Three George Mason University students have made it to the semifinals of the third annual “NextGen: Finding the Voices of Tomorrow” competition, sponsored by the American Pops Orchestra. The program will be streamed online April 24-25, where a panel of judges and audience members will vote for their favorites.
Senior Kathleen West, junior Jessica Barraclough and sophomore Drake Leach are all theater majors concentrating in musical theater, and are three of 30 semifinalists from 14 schools across the D.C. area.
“All three have been involved in our Mason Cabaret group, they’ve all been involved in our musical theater productions, and are very active in our program,” said Kevin Murray, the program manager and interim director of Mason’s School of Theater. “I couldn't have been happier that they picked such great students.”
The students auditioned for the competition earlier this year at Mason. Because of the coronavirus pandemic, the competitors in the final two rounds will record their submissions in their homes, which will then be streamed and judged. Register to see the event.
West, from Fredericksburg, Virginia, was in the competition last year.
“It was such a fantastic experience,” she said. “I know how crazy talented everybody is, so it is really such an honor to get to be one of those people alongside them.”
“It’s been super fun,” said Leach, from Dallas, Texas. “I remember the actual audition process was very fun, was very stress free. Usually at auditions you feel the sensation of stress, you feel the sensation of kind of freaking out a little bit. But this one I was immediately put at ease by the people running the competition.”
Barraclough, from Elizabethtown, Pennsylvania, agreed: “It’s been great. It’s been a really welcoming experience. Everybody seemed so nice.”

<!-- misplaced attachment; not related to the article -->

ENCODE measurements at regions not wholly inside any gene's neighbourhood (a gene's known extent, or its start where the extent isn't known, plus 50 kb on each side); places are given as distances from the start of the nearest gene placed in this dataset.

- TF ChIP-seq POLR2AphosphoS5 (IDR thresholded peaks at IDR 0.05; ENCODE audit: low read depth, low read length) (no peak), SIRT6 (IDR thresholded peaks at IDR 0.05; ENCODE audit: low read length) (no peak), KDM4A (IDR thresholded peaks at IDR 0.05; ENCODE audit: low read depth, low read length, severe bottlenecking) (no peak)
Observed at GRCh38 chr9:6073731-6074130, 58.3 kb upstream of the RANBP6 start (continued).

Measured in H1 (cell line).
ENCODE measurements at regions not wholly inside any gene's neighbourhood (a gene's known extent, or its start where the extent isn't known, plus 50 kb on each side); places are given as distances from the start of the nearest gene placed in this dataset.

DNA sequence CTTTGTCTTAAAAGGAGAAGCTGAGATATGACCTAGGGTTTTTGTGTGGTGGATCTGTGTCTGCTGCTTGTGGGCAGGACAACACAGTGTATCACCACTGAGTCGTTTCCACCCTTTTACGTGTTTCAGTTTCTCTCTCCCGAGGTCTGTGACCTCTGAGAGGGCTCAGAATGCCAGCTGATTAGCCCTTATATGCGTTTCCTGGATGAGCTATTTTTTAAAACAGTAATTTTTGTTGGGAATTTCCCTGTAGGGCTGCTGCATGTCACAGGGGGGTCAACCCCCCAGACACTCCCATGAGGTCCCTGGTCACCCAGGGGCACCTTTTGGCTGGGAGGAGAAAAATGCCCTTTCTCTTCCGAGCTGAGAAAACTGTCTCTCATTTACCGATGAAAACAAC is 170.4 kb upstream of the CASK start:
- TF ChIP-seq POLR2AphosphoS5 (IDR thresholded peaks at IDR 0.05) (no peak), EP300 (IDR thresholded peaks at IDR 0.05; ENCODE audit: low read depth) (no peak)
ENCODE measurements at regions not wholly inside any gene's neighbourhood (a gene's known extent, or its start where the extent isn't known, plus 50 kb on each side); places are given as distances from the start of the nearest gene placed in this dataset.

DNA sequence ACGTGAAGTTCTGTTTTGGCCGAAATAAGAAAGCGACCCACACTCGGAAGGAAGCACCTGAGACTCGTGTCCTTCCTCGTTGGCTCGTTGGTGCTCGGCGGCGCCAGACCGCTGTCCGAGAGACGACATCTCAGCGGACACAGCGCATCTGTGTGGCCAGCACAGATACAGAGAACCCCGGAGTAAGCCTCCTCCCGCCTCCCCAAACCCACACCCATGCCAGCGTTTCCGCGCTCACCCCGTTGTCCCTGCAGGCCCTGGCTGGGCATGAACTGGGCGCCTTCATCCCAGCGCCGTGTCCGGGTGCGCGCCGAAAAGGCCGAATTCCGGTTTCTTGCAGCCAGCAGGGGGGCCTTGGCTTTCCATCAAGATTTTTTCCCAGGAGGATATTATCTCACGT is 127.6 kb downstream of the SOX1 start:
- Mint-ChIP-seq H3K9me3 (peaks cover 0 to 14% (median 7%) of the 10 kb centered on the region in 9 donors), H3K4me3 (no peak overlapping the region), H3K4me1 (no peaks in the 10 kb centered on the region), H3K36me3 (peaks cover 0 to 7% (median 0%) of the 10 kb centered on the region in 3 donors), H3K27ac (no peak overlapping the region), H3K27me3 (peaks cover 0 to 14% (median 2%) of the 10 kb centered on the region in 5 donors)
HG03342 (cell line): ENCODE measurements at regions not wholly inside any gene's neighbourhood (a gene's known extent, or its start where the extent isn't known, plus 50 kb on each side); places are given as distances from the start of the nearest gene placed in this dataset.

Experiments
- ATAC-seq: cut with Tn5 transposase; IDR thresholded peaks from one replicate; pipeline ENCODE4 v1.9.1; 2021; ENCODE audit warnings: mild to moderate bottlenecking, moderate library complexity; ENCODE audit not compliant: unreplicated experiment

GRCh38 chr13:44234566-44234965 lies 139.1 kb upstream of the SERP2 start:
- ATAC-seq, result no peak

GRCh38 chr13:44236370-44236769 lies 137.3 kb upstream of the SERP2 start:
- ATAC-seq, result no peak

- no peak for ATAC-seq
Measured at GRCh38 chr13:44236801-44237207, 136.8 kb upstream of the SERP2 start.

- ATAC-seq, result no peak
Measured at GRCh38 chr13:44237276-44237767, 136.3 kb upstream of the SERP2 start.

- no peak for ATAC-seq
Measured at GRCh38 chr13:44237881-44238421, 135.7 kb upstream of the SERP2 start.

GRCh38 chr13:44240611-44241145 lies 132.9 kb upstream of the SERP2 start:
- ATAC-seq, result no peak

The competition isn’t all fun and games, though—it offers valuable experience and exposure that builds on the base created in Mason’s College of Visual and Performing Arts. The curriculum of the musical theater concentration, according to Murray, is “the most rigorous program we have.”
Mason’s theater students receive weekly one-on-one vocal coaching, take acting and music theory classes, and are paired with a faculty mentor and an academic advisor to nurture their talents in college and beyond.
“We get them started,” Murray said. “We give them good training and good opportunities and good contacts, but they are going to continue to learn and continue to grow as artists for years to come.”
Mason’s CVPA faculty have been enthusiastic supporters of the three semifinalists, the students said. They specifically named Murray, vocal coach and professor Jim Van Slyke, adjunct faculty members Erin and James Gardiner, and assistant professor and Mason’s accompanist in the competition Joe Walsh.
“They have offered to watch our videos, give critiques, and help us get our performances to a place where we feel comfortable sharing it with the public, and we feel good about what we’re sending in,” Leach said.
Barraclough praised her teachers as well, saying they were “some really great people that have had a huge impact on my education. It’s cool to see everything that they’ve taught me kind of paying off in the end.”